The IRM's conclusion that employer securities are per se not adequate security for a put option conversion note under Section 409(h)(5) may not be consistent with court precedent. Prior to both the TAM and the IRM, the Court of Appeals for the Eighth Circuit held that whether the "adequate security" requirement was satisfied by a pledge of the employer securities, which were put to the company under the option, was a factual question for trial. Roth v. Sawyer-Cleator Lumber Company, 16 F.3d 915 (8th Cir. 1994), 61 F.3d 599 (8th Cir. 1995).

Despite the Eighth Circuit's holding in Roth, the policy behind the IRM's position has merit. Code Section 503 is designed to protect a plan from a participant's default under a loan. Code Section 409(h)(5) is designed to protect the participant from the Company's default, which would effectively lead to a reduction in benefits from the plan. Securing a Section 503 loan with company stock is inherently different than securing a Section 409 loan with company stock because in the Section 409 context the collateral (i.e. the company stock) is directly related to the company's ability to satisfy its obligations (i.e. the promissory notes). A default on the promissory notes is likely to arise only in the context where the collateral's value is reduced or eliminated (i.e. such as in bankruptcy), raising the question of whether a trustee can have exercised its standard of care in allowing the issuance of a put option conversion note collateralized by company stock.

Alternatives for ESOP Companies

In an effort to provide "adequate security" for put option conversion notes, some companies have looked to surety bonds. With the withdrawal from the market of the principal issuer of ESOP surety bonds, ESOP companies may need to focus on using irrevocable letters of credit or a pledge of the company's hard assets to secure these notes. Both solutions have drawbacks. For an ESOP company that cannot acquire an alternative financial security instrument, the only alternative may be to change the ESOP's benefit distribution rules. These companies may need to switch to annual installment distributions with immediate repurchases of the stock in each annual installment. This method is less attractive for many ESOP companies, as it allows terminated employees to remain invested in the company's stock. Of course, it improves the accounting impact, as the installment obligations do not appear on the company's financial statements, as do the promissory notes.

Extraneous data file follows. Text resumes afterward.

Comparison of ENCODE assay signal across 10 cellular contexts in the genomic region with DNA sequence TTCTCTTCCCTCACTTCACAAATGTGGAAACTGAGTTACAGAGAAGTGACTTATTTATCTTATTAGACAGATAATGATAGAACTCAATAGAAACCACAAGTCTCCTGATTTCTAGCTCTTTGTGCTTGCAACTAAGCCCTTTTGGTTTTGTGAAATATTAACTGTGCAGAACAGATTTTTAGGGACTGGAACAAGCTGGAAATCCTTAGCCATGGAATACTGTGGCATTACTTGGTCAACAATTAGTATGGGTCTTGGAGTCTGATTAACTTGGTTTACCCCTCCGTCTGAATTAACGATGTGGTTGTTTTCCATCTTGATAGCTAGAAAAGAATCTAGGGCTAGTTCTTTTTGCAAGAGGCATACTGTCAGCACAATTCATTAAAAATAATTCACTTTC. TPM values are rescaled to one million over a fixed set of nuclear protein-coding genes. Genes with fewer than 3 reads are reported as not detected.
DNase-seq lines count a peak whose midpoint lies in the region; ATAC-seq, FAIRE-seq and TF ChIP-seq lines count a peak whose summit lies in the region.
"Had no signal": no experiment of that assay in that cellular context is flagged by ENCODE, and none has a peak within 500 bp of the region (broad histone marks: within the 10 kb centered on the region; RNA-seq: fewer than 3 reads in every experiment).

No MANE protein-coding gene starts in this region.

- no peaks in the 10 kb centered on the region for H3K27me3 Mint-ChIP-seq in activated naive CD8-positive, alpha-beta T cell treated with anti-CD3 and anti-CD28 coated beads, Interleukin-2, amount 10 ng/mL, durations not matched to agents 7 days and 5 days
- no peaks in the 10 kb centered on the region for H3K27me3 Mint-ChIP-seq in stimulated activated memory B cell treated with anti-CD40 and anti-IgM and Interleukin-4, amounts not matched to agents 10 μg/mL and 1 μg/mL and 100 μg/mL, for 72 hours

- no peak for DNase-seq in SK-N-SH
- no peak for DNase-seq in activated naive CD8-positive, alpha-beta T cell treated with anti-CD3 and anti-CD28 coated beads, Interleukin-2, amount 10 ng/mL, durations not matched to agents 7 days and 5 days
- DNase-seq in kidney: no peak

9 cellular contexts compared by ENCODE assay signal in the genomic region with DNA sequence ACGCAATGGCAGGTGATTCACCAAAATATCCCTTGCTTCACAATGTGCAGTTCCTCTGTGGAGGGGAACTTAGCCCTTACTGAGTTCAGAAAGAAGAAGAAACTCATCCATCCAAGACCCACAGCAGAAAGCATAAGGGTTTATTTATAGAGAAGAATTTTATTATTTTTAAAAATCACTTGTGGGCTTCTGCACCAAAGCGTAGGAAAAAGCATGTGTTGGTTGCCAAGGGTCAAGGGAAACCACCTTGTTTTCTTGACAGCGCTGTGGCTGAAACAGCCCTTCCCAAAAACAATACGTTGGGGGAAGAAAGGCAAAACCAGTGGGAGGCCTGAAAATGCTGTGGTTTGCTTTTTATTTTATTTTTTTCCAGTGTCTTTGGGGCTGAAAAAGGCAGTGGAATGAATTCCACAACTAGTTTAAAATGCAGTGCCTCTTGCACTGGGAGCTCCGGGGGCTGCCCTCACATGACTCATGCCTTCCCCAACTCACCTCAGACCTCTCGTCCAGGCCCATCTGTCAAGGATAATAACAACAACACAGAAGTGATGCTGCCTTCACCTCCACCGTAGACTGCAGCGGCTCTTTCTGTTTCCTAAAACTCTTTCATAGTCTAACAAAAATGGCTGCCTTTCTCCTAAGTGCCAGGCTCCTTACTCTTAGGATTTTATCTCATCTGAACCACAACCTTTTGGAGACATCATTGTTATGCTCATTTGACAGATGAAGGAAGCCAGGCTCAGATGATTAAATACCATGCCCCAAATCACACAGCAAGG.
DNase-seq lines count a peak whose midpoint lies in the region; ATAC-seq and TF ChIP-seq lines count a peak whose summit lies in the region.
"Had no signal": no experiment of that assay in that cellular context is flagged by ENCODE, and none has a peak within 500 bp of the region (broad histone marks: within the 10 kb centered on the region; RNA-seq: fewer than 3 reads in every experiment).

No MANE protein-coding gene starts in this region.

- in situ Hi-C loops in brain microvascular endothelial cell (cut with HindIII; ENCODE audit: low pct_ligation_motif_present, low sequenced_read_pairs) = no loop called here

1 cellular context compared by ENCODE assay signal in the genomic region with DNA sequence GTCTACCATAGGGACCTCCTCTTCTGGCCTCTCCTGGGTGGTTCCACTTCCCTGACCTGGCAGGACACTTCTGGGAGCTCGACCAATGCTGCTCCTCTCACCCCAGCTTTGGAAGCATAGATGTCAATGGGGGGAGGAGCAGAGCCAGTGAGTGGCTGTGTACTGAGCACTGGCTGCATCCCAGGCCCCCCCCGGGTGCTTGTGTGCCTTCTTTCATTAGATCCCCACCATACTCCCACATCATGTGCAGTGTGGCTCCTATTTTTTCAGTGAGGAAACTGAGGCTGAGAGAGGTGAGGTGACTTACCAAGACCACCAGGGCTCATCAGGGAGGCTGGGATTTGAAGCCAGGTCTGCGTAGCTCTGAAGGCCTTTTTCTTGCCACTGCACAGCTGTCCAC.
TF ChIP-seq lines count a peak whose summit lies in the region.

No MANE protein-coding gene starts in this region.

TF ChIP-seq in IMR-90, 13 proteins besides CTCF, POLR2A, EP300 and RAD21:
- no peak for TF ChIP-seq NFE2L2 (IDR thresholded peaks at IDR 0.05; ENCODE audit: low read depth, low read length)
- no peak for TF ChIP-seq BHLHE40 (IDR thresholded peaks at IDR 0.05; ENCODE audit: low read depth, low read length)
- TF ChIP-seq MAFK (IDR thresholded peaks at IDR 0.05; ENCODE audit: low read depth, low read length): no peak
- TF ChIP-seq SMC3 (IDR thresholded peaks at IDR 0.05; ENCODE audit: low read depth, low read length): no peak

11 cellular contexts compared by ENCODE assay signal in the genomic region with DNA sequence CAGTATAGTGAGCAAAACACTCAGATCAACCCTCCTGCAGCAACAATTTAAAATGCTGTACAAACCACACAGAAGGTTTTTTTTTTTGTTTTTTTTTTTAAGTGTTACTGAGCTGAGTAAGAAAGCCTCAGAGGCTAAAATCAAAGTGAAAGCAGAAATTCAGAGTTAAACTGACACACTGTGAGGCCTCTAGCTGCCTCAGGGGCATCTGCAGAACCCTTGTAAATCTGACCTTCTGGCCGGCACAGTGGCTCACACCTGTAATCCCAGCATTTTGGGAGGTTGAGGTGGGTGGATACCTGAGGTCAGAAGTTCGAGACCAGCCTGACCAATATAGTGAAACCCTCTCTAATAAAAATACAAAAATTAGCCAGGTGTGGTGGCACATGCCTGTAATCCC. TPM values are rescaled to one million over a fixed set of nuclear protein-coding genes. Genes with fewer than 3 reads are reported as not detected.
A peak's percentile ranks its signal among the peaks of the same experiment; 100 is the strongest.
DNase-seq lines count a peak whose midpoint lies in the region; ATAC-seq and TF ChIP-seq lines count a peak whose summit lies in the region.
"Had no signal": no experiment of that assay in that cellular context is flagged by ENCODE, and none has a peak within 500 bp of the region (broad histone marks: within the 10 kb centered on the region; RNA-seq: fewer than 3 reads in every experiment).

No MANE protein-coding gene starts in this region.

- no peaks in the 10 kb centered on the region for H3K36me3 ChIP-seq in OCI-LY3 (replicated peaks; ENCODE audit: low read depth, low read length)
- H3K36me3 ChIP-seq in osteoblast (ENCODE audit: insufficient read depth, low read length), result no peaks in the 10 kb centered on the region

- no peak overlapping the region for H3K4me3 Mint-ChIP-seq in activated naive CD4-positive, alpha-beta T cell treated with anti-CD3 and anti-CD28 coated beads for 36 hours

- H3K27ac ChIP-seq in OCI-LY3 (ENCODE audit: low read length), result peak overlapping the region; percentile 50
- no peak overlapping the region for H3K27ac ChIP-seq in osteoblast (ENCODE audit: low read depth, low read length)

About the Author

Laurence A. Goldberg is a partner in the Tax, Employee Benefits, and Trusts and Estates Practice Group in the San Francisco office of Sheppard Mullin Richter & Hampton LLP, a law firm. Marc R. Baluda is a shareholder in the San Francisco office of Greenberg Traurig LLP, a law firm.